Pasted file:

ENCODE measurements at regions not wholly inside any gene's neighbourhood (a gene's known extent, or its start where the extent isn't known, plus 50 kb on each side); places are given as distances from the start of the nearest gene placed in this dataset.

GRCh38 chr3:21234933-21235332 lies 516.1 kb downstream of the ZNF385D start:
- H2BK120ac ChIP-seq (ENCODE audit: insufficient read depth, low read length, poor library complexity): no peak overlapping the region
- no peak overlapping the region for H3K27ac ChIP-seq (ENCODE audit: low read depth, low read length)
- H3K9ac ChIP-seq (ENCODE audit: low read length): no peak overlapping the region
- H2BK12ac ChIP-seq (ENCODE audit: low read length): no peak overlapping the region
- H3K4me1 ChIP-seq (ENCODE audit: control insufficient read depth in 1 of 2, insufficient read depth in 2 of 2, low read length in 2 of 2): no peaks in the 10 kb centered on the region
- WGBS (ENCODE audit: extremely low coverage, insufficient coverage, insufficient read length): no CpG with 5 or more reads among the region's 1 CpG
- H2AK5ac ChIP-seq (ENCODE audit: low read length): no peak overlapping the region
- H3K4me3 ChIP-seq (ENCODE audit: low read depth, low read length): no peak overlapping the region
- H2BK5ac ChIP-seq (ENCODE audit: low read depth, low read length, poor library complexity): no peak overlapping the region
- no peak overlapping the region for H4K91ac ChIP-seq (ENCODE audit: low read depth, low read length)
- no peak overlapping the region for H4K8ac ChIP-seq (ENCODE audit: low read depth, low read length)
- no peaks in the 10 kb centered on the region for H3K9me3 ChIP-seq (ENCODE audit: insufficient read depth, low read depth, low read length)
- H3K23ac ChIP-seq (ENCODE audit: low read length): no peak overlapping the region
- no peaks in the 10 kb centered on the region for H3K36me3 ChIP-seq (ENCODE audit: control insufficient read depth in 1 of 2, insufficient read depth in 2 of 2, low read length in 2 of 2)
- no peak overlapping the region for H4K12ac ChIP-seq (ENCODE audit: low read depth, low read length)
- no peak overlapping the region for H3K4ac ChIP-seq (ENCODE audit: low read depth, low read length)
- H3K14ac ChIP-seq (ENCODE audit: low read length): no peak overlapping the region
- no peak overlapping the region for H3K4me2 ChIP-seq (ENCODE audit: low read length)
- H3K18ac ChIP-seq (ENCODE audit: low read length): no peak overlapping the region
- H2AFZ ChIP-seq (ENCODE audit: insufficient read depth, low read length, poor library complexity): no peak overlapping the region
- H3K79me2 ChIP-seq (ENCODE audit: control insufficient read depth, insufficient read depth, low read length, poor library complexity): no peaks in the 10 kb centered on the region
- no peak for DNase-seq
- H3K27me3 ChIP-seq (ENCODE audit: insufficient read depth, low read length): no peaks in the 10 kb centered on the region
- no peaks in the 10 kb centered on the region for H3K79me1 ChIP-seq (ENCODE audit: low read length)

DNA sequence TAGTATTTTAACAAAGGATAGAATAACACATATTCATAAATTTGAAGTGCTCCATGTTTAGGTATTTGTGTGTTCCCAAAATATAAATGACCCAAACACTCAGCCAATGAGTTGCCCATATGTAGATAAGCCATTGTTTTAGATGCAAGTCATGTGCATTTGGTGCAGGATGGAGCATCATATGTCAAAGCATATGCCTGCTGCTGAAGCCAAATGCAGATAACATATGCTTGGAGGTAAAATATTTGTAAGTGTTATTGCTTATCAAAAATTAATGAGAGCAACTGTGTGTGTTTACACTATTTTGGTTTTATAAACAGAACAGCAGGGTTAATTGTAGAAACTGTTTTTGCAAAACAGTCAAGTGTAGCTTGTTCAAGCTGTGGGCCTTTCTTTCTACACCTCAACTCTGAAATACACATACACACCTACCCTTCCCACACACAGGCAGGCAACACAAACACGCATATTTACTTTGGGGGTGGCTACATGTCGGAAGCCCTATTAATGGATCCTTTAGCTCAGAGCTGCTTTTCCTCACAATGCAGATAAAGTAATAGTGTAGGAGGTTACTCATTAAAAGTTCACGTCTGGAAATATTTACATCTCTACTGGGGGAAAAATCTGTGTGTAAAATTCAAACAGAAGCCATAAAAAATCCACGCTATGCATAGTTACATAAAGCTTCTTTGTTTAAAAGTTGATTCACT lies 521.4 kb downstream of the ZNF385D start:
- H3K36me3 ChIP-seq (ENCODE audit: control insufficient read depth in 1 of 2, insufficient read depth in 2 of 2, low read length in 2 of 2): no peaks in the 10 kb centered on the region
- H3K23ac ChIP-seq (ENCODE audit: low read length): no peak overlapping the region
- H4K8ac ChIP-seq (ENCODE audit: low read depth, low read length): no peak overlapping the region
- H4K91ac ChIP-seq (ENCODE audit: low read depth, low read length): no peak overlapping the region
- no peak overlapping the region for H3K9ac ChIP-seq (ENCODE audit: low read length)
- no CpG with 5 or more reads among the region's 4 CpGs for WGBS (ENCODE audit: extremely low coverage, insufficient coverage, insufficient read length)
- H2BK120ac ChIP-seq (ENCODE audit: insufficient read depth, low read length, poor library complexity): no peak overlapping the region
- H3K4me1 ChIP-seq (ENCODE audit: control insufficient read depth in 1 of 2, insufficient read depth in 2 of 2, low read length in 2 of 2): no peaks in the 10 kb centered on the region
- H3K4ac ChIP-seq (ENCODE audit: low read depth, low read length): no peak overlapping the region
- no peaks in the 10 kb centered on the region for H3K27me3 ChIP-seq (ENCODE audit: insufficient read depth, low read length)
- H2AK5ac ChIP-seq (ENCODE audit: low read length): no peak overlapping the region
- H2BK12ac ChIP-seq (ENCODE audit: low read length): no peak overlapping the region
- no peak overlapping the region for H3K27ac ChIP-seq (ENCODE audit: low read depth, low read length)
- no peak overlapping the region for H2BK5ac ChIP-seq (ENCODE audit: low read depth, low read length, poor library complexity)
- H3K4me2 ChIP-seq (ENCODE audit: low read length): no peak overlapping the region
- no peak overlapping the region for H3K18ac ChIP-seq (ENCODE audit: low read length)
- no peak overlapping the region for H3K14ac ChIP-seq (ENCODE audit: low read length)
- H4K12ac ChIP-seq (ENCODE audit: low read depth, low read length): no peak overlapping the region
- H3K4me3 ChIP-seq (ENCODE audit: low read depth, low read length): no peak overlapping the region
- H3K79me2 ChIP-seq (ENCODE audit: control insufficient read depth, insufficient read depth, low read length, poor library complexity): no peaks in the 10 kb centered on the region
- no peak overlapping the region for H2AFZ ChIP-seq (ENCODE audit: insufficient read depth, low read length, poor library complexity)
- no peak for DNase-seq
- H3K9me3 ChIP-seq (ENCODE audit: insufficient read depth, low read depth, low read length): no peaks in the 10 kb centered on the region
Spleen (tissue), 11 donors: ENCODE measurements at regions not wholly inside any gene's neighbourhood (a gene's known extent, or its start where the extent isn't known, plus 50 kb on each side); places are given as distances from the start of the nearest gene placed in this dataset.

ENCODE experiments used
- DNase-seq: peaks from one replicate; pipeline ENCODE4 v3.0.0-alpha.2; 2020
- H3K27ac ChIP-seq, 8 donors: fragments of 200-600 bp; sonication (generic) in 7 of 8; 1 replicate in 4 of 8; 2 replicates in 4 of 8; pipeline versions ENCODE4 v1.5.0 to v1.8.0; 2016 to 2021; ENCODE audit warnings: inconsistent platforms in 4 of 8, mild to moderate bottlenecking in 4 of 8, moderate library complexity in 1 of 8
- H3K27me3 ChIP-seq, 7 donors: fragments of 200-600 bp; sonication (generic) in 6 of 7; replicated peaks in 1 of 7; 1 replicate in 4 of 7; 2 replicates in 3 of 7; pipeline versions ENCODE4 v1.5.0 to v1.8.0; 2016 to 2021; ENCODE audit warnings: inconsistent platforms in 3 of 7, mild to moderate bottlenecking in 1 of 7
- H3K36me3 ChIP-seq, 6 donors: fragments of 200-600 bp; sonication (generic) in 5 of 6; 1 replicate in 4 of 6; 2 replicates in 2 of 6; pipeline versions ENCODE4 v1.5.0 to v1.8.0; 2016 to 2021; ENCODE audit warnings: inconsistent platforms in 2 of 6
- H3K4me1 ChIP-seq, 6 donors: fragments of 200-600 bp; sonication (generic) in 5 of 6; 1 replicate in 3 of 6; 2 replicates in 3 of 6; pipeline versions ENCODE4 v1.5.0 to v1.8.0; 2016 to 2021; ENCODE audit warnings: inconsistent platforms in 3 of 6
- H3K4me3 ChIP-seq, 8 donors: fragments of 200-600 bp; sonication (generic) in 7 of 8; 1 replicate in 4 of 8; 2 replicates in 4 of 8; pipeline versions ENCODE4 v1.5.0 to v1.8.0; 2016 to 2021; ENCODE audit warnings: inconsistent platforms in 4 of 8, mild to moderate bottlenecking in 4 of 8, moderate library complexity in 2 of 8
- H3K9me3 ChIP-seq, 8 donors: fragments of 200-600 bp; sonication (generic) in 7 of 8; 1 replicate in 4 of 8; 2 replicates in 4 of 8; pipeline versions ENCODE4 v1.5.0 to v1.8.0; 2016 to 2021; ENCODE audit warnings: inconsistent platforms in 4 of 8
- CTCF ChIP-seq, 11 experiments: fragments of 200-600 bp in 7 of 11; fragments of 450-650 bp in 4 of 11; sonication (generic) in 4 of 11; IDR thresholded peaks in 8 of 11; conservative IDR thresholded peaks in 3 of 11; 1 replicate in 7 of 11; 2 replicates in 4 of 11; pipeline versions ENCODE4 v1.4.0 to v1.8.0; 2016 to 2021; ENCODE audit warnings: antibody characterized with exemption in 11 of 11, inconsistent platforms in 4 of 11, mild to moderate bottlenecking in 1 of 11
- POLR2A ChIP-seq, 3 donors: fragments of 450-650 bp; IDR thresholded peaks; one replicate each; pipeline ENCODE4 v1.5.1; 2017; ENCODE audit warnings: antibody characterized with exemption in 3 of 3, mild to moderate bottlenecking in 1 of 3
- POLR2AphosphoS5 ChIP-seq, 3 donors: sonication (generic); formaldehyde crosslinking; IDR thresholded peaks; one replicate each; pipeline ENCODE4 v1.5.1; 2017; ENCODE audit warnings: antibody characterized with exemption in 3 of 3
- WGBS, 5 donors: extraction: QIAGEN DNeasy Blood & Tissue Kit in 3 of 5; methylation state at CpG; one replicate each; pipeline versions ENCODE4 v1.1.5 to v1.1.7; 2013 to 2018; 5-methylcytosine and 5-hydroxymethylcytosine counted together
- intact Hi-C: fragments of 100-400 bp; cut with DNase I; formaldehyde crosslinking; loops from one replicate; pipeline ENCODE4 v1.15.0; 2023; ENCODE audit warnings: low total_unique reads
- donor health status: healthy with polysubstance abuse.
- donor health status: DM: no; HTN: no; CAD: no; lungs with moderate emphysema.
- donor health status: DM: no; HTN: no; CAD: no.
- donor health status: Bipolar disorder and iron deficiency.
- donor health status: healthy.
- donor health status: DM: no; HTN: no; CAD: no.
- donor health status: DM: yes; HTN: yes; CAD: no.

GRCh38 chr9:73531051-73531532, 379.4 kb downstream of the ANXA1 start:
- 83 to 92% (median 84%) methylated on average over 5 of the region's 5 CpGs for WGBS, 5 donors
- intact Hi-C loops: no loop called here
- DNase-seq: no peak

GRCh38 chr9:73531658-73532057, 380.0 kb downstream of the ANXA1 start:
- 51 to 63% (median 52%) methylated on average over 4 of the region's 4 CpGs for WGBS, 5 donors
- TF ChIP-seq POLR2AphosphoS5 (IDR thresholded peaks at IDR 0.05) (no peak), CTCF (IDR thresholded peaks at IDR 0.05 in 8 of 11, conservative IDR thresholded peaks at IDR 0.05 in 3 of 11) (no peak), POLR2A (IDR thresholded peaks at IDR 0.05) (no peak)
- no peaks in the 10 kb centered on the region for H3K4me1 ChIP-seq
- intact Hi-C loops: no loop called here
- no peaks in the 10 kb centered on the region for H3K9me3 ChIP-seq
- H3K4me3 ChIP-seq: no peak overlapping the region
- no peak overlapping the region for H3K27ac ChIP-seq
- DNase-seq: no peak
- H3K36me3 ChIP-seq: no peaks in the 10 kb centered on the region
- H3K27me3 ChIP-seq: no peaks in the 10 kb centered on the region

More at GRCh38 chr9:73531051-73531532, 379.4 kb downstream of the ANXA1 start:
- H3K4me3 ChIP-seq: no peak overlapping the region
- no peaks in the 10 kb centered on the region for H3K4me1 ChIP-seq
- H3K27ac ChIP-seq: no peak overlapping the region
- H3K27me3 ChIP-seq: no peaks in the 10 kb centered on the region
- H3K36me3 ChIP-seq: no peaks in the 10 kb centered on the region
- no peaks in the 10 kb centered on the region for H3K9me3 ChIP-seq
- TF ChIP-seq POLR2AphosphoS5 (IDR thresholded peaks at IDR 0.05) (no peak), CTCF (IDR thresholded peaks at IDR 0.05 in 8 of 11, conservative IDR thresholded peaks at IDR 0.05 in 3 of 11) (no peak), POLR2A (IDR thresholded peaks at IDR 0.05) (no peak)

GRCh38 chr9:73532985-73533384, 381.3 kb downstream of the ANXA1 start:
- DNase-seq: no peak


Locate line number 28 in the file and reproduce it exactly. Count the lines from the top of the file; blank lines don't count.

- H3K36me3 ChIP-seq (ENCODE audit: control insufficient read depth in 1 of 2, insufficient read depth in 2 of 2, low read length in 2 of 2): no peaks in the 10 kb centered on the region